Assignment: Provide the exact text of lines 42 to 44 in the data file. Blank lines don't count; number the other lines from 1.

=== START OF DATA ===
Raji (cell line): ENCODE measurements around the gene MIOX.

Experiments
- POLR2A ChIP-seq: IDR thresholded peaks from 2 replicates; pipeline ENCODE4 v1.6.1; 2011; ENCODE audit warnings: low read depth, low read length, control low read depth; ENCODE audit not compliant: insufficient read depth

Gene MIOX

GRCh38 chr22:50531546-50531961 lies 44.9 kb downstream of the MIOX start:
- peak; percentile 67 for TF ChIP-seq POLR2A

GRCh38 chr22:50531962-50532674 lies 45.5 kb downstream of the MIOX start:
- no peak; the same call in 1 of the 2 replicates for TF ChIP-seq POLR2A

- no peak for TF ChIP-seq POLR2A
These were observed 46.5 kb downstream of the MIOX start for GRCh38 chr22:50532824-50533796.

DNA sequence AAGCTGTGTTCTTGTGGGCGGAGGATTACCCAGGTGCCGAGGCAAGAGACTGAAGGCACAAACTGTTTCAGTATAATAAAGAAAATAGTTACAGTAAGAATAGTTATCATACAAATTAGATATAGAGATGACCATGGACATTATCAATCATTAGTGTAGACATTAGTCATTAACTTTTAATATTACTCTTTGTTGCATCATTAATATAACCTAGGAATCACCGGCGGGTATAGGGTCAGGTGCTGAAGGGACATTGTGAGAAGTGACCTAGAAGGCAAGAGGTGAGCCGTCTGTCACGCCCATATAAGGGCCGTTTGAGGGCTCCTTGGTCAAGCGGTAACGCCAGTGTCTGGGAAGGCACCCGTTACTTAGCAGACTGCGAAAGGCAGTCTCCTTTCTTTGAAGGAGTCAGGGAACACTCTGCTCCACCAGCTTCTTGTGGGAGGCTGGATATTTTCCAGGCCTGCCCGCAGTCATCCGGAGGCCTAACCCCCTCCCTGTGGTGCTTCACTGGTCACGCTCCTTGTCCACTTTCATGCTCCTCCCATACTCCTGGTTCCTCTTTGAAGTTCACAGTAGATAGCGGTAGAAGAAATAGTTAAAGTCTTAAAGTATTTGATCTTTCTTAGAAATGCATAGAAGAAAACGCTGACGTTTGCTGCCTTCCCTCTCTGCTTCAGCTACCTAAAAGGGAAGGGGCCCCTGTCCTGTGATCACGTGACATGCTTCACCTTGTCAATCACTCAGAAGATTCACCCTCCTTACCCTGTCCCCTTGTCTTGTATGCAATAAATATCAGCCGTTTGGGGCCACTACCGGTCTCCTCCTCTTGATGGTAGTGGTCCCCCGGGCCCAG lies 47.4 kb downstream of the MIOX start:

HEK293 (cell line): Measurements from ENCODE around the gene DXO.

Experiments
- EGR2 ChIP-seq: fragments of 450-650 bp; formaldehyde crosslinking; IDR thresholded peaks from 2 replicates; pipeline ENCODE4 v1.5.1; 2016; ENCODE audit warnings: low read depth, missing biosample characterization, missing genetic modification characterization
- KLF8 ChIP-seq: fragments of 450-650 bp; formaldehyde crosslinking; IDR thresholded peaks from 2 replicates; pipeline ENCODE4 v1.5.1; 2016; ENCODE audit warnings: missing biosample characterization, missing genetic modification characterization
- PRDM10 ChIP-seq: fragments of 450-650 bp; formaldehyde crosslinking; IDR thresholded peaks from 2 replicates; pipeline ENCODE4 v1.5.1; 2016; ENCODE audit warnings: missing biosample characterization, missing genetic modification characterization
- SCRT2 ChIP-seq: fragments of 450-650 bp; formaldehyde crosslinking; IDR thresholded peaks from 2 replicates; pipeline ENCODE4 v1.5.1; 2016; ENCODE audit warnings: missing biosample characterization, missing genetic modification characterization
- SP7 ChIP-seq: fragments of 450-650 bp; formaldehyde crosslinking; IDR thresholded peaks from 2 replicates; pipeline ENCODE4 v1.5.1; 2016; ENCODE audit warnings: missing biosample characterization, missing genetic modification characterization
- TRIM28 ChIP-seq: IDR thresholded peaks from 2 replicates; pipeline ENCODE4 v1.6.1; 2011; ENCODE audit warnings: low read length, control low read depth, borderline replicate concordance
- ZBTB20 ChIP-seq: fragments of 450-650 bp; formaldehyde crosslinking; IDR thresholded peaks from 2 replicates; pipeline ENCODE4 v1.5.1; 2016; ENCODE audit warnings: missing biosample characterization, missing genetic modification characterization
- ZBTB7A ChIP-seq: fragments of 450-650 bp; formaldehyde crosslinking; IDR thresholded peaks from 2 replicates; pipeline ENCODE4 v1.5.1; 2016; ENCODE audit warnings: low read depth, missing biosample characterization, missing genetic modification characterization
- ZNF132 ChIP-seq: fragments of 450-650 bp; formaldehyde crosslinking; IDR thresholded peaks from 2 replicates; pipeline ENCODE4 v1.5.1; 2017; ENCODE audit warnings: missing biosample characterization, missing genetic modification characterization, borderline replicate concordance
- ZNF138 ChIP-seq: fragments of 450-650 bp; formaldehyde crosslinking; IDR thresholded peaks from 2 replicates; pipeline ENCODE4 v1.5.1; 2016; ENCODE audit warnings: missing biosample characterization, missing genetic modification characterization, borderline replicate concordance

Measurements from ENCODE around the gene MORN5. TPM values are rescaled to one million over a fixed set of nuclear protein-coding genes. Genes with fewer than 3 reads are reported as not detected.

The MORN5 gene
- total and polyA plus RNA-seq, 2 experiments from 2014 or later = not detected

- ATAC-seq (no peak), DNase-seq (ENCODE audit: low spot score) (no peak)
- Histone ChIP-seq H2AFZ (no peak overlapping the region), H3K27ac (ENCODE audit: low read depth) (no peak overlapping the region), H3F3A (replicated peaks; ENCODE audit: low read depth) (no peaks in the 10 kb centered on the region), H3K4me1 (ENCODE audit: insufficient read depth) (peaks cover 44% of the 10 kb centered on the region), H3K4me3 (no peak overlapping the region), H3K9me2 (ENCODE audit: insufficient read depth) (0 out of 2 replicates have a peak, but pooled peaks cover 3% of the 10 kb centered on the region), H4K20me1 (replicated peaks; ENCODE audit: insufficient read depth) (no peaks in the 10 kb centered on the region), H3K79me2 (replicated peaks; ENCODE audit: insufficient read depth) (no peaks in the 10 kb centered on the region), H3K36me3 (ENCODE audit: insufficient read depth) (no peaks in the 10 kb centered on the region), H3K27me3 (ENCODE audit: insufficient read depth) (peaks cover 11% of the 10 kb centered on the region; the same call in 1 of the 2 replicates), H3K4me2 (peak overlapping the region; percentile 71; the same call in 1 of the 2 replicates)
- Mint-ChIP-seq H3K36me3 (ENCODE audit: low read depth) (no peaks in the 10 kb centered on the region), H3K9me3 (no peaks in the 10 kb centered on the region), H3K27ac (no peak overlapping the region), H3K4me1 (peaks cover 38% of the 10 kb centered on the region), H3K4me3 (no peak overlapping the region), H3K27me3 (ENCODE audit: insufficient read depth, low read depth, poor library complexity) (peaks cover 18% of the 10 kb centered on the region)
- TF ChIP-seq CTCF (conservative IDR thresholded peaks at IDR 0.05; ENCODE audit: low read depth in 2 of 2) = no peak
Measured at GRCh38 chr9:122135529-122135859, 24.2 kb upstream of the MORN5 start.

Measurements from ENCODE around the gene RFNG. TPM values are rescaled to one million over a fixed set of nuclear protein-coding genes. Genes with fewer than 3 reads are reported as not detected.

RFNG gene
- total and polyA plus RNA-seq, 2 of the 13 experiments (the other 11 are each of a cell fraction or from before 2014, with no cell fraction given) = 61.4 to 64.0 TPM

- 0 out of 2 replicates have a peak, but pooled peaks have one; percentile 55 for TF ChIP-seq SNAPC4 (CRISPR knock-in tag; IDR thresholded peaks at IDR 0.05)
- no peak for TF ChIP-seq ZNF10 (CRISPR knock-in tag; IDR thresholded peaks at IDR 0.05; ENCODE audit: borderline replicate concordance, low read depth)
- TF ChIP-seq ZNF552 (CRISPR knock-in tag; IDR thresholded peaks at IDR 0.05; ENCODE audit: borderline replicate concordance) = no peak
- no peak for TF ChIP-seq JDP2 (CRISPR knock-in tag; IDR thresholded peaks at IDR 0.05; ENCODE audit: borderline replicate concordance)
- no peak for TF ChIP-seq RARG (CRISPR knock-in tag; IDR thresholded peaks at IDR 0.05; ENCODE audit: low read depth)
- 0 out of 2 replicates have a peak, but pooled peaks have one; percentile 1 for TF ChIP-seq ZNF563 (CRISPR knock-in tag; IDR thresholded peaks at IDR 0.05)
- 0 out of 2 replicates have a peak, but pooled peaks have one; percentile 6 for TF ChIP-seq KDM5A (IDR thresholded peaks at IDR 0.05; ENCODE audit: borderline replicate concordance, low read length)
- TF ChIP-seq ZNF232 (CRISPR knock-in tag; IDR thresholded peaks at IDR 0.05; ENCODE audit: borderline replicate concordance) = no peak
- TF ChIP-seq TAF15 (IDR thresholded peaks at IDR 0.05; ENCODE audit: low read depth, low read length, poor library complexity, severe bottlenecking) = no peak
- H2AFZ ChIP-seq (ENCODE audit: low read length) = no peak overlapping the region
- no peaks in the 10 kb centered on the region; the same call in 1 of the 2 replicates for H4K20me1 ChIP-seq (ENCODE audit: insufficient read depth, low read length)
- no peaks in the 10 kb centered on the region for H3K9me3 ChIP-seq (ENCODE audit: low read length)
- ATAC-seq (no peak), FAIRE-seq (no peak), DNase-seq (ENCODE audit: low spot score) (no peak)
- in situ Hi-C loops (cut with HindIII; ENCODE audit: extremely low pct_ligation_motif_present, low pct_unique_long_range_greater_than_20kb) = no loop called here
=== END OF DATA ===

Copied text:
- TF ChIP-seq ZNF232 (CRISPR knock-in tag; IDR thresholded peaks at IDR 0.05; ENCODE audit: borderline replicate concordance) = no peak
- TF ChIP-seq TAF15 (IDR thresholded peaks at IDR 0.05; ENCODE audit: low read depth, low read length, poor library complexity, severe bottlenecking) = no peak
- H2AFZ ChIP-seq (ENCODE audit: low read length) = no peak overlapping the region